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Those of us who hope to further our goals through the political process have two options: 1) choose a political candidate who already agrees with us whether or not they have a chance of winning, or 2) support a candidate who has a chance of winning and by so doing, gain influence with that candidate if s/he wins. It would be nice if "the candidate who already agrees with us" was the same as "the candidate who has a chance of winning" but not many elections contain such a happy coincidence and so the choice often remains as delineated above.

The recent election of November 5th presented options of both kinds. There were candidates such as (but not limited to) Darrell Steinberg and Deborah Ortiz who are so swell that almost everyone realizes that they should vote for them (and they win), and candidates who share some of our views and might share more if we got out the vote to ensure their election.

"Getting Out the Vote to Ensure Their Election" is the topic here. Unions want candidates to win who support worker-friendly issues. Candidates who support overtime pay after 8 hours, safe-staffing (in hospitals), and paid family medical leave are selected over candidates who don't believe in these things, for example. But what can a person do to support these Labor-friendly candidates?



This is "The War Room" at the Central Labor Council. In the weeks preceding an election, volunteers call union members to ask them to support Labor-friendly candidates. This is a hard thing to do because most people do not want to be called by someone who is not their friend or family member (unless the caller is announcing the winning of a Major Prize). So, you are calling people who wish you weren't calling them and that can be unpleasant for everyone. However, every so often there is someone who says "No, I don't know what your candidate stands for -- tell me!" and you do, and they care enough about the issues and the political process to stay in the conversation and maybe decide to vote for the Union candidate. And that is the reason we do this.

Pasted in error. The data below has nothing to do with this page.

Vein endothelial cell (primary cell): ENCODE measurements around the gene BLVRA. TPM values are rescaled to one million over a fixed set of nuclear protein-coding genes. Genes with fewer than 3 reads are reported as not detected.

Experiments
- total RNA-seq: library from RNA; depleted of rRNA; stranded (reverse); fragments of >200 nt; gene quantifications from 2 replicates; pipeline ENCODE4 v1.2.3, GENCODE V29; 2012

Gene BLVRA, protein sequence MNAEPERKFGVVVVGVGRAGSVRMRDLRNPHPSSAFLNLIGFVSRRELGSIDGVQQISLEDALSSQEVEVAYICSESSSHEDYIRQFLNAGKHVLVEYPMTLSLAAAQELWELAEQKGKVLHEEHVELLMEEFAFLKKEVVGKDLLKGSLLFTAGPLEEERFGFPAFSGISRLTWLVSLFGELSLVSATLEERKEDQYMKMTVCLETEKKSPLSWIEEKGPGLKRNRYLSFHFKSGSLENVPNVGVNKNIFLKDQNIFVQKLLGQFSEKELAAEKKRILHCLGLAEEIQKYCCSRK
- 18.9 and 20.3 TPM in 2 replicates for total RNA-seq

Jeanine coordinated phone-banking at the Central Labor Council. "Who is phone banking and when are they going to be here?" were her responsibility.


  Dick Wood (Local 1000) phone banking while Lydia Bone (Local 250) indicates work yet to be done....


  Phone banking....Coffee thermos in the middle reveals the fuel (besides political zeal) that keeps phonebankers phoning.


  Casey (Local 250 staffmember) phone-banking. We had plenty of paperwork about our candidates' positions, but in the end, it's a person talking to a person. The other option (which I heard on my home phone) was a canned message from a paid political advertisor. After this phone-banking experience, I will always appreciate the actual persons who call me in support of some political candidate or issue.


  Happy phone-bankers Ellen and Walter. Was someone telling us that Measures G, H and T were going to go our way?
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